However, he refuses to share any further details, explaining that Greenline's staunch adherence to client confidentiality has been a key factor in its success. On the yacht side of the business, he says the company only works on the "white boats", or superyachts, which always measure more than 70 metres. Currently, Greenline Yacht Interiors is working on what will become the world's largest privately owned superyacht, at more than 150 metres. The yacht has reportedly been commissioned by Roman Abramovich, a Russian billionaire, but, once again, Mr Badro remains tight-lipped on the details.
In addition, the company is also involved in a 141-metre yacht that is being built in Abu Dhabi. With expected growth in mind, Greenline Group set up new headquarters in Jebel Ali last year. The company says this site has the largest factory for luxury superyacht interiors in the world. Greenline already has locations in 10 cities around the world and is currently looking at setting up an office in Doha.
"There's a lot of demand, more than we thought, in the yacht business," Mr Badro says. "We're booked for the next year - we cannot sign new projects. We are selecting projects for 2011 and 2012." The yacht interior division was established in 1997, not long after the company was asked to do the interior of a dhow owned by a member of a royal family. But Greenline says that it was not until the early 2000s that the company landed its first major contract: three sister ships each measuring 70 metres for a European shipyard.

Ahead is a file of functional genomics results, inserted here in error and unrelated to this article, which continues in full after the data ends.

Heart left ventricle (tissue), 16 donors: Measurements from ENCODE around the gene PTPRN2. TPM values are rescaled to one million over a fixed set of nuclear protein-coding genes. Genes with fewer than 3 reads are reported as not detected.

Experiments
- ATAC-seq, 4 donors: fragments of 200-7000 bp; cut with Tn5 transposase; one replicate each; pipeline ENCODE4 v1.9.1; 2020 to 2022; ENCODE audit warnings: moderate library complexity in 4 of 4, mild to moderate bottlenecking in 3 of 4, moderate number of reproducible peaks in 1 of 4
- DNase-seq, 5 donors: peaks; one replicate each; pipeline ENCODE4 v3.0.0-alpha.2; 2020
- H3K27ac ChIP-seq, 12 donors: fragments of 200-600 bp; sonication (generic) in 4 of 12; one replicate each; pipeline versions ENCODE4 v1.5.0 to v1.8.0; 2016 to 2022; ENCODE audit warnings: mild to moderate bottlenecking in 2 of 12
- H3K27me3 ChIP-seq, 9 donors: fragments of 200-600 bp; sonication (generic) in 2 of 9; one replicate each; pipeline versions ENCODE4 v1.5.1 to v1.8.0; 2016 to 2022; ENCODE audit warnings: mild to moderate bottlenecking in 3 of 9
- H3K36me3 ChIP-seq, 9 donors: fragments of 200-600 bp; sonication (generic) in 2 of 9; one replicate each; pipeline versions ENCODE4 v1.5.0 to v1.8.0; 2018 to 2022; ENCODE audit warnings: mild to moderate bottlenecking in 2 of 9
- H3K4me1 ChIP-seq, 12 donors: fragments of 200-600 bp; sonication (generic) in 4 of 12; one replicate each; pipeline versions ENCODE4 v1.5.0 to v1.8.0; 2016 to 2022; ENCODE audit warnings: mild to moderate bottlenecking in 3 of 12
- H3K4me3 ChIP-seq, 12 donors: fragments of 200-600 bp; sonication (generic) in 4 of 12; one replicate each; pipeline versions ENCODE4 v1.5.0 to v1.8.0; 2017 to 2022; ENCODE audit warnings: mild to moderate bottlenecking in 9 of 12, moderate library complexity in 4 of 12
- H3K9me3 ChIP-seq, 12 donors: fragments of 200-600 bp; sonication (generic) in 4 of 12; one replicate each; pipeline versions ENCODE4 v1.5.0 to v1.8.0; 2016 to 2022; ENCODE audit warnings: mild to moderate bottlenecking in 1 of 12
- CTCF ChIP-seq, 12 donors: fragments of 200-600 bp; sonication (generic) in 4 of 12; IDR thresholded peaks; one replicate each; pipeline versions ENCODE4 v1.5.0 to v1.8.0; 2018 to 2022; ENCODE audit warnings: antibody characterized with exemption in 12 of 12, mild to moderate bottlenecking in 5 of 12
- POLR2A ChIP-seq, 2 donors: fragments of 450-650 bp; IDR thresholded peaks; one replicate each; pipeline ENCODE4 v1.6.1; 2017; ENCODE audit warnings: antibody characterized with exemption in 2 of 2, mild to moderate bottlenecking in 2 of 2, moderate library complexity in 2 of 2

The average cost of a custom-made yacht, from building it to outfitting it, is about ?120m (Dh622m), he says. "Not even Madonna can afford to own a superyacht," Mr Badro says. Mr Badro also confirms that Greenline Yacht Interiors is in talks with a European cruise line. Greenline's closest competitor in the UAE is Depa, previously known as Arabtec Interiors, which also fits out luxury hotels and yachts.
The Dubai-based interior contractor said last month that it saw first-quarter profits rise by more than 40 per cent compared with the same period last year, with a contracted backlog of Dh3.2bn, as of the end of March, for 154 projects. This includes a Dh130m contract for Burj Dubai, Dh49m for a private yacht in Germany, Dh105m for the Crowne Plaza and Staybridge hotels in Abu Dhabi, and Dh45m for the Nile Hotel in Egypt.
"This backlog consists entirely of projects that are already at the advanced construction stage," Depa said in a trading statement. The company added that it was on target to achieve about 30 per cent revenue and profit growth for the full year in 2009, a significant amount of which was expected to come from Abu Dhabi, Saudi Arabia and Asia. But the luxury boating industry has by no means managed to escape pressure from the current economic environment.
"Every sector of the leisure boating business in the world is affected by the current global downturn, like most other high-value discretionary purchase projects," says Mike Derrett, a marine industry expert. "What preserves the superyacht industry is the fact that it's a long lead time for delivery, because it sometimes takes 18 months to three years to build a large yacht, so there's quite a lot of production already in place."